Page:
The Defense Information Systems Agency doesn’t want to continue business as usual, nor can it afford to.
At its annual Forecast to Industry event last month, Dave Bennett, CIO and director of Enterprise Information Services at DISA, highlighted key areas in which the agency plans to boost efficiencies and explore new models for delivering enterprise IT services across the Defense Department. Among the priorities on his list is contract consolidation.
Bennett’s organization has about 400 contracts for a range of products and services, including software capabilities, maintenance at DISA’s enterprise computing centers and global programmatic support. His office is tasked with managing IT infrastructure globally and deciding how best to provision capabilities from DISA computing centers.
“We are looking to see where we have opportunities to combine contracts where it makes sense,” Bennett told a room full of attendees at DISA’s industry day in August. “The reality is we’ve developed contracts over a period of time based on specific needs, and as we are going through the change, if you will, within the agency, and as we have evolved overtime we’re trying to figure out where we have contracts that are essentially looking at the same type of skill sets.”
IT Initiatives That May Require New Contracts
Combining contracts where it makes sense is only part of the equation. DISA is also considering areas where new contracts may be needed.
The services may need additional help as they adhere to mandates from former DOD CIO Teri Takai to migrate enterprise applications to core DISA data centers by fiscal 2018.
To reach that point, the military services are analyzing what apps they want to keep, upgrade, eliminate or consolidate. Bennett said the agency is reviewing options for helping the services analyze their applications. One possibility is putting a contract vehicle in place.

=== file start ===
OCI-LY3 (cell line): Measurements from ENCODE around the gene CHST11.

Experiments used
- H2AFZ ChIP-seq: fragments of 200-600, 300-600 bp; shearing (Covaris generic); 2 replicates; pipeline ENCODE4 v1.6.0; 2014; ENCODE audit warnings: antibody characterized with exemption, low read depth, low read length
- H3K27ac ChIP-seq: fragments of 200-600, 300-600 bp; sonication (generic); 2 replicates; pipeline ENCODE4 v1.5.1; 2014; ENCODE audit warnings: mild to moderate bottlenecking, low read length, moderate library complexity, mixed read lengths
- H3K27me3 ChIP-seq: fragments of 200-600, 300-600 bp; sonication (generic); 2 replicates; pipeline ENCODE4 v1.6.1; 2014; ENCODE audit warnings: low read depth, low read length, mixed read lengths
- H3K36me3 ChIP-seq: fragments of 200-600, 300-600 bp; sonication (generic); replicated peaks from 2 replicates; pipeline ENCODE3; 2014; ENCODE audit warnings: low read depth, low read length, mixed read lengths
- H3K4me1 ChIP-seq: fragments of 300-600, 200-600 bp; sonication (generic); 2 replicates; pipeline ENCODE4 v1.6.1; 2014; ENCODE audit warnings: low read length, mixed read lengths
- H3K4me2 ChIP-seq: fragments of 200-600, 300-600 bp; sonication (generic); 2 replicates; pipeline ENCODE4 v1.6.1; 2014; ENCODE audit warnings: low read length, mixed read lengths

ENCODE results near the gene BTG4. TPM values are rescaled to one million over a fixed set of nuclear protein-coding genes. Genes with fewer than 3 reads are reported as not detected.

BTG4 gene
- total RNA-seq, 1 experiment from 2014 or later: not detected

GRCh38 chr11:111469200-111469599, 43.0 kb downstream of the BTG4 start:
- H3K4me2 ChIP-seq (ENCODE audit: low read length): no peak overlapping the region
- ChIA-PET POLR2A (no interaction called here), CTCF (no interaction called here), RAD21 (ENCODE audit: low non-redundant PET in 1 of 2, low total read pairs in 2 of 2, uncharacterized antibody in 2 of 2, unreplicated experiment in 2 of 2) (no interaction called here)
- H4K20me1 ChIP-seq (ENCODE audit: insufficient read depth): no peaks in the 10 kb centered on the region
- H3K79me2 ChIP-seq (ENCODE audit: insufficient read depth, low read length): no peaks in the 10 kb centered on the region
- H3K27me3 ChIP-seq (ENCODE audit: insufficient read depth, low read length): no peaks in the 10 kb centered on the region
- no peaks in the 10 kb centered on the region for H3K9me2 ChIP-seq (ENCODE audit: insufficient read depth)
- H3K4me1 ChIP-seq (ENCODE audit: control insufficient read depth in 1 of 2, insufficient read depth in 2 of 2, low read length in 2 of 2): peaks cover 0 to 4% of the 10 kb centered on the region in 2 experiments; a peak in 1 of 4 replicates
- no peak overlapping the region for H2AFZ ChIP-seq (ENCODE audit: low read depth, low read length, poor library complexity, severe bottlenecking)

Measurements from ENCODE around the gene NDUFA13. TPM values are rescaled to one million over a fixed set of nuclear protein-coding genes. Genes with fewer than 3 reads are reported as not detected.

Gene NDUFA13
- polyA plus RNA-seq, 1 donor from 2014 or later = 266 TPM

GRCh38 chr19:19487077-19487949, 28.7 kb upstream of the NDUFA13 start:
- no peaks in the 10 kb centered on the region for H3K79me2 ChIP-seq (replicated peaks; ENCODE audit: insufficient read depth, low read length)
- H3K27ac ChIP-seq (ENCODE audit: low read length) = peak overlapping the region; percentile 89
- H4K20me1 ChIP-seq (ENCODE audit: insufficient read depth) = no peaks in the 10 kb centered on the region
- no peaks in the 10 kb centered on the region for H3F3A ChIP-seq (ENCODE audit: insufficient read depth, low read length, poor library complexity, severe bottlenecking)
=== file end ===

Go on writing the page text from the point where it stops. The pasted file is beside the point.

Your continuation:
As more applications move to DISA data centers, there is an increased focus on delivering cloud-based services to customer agencies. “We are not ruling out anything at this point in terms of how we would execute cloud function[s],” Bennett said.
“We are looking in the early stages to leverage contracts that are out there that we can take advantage of, so we don’t lose time putting together a specific contract,” he noted. Lessons learned from using existing cloud contracts, as well as agency requirements, will help to shape plans for a new cloud contract. Bennett expects his team will initially focus on Infrastructure as a Service.
Taking UC to the Cloud
Unified Communications as a Service is another area of focus for DISA. Bennett called it a “significant game changer” because users will have on-demand access to UC capabilities via the cloud and greater functionality at their desktops.
The agency will launch small-scale pilot programs to gather lessons learned and use existing contracts and blanket purchase agreements to offer services in the meantime.
“UC is one of those areas that is going to be a growth area within the agency, in terms of providing capability to the warfighter, to the services and agencies,” Bennett said.
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